Part 2

In gold exploration, high-grade discoveries excite the market. This is because retail investors expect a high-grade deposit, if it ever becomes a mine, to be more profitable. But a closer look at high margin projects shows that high grade isn’t always king.

In the first part of this series, we drilled down, pun intended, into some of the main factors that make low-cost gold mines successful. Now we turn our attention to gold explorers. Mineral exploration is a risky venture where only the strongest, and well-funded, survive. While gold miners sell gold and sometimes gold byproducts to offset expenses, gold explorers must watch every penny because they have no revenues; all the money that flows into the treasury comes from private investors or selling shares on the open market.

Controlling costs is therefore essential to a successful exploration program, especially drilling, the most expensive component. Targeting drills holes through sampling, geochemical, and geophysical surveys will save explorers from wasting precious resources and lower drill costs in the long run.

The old mining adage, “grade is king”, presumes high-grades trump all other factors in market valuation.

The truth is a major or mid-tier will only take over a project if it’s economically feasible to develop a mine; grade, size, metallurgy and capital costs/ operating costs are among the most important factors. While high-grades may excuse some sins, they won’t excuse a major flaw and overweighting a single component like grade is the mistake of many investors, both retail and institutional.  There is more than enough risk inherent in resource investment, so we are looking for projects which check the boxes for good jurisdiction, close to infrastructure, good strip ratio, simple metallurgy, etc. The Yukon makes an interesting case with the famed gold rush 120 years ago and yet no active gold mines currently in production.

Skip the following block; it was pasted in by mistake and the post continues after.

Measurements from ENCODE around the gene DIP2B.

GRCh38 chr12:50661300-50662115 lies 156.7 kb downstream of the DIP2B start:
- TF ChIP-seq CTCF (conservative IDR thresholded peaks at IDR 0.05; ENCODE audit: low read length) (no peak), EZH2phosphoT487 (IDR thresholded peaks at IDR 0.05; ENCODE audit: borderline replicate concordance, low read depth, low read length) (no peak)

The Klondike

Canada’s Yukon Territory was the site of the Klondike Gold Rush. Between 1896 and 1899, an estimated 100,000 prospectors trudged up to the Yukon, packing everything they owned on their backs in search of gold nuggets that would turn rags into riches.

According to mining lore, Klondike gold was first discovered at Rabbit Creek, a tributary of the Klondike River, by an American prospector named George Carmack. Carmack staked four claims along the river, after which news of his discovery spread to nearby mining camps. By the end of the month all of the re-named Bonanza Creek was claimed. Later, new sources of gold even richer than Bonanza were found at Eldorado Creek.

Many prospectors waded into the freezing rivers to pan for gold nuggets hidden in stream sediment; others chose to stake their fortunes by buying and selling claims. A few struck it rich, but thousands left disappointed, and broke. Boom towns like Dawson City, built of ramshackle wooden housing, sprang up along the routes.

In three short years, over 20 million ounces of alluvial placer gold was collected. However, once the Spanish-American War began, it replaced the Klondike Gold Rush in newspaper headlines and gold fever receded.

Gold fever redux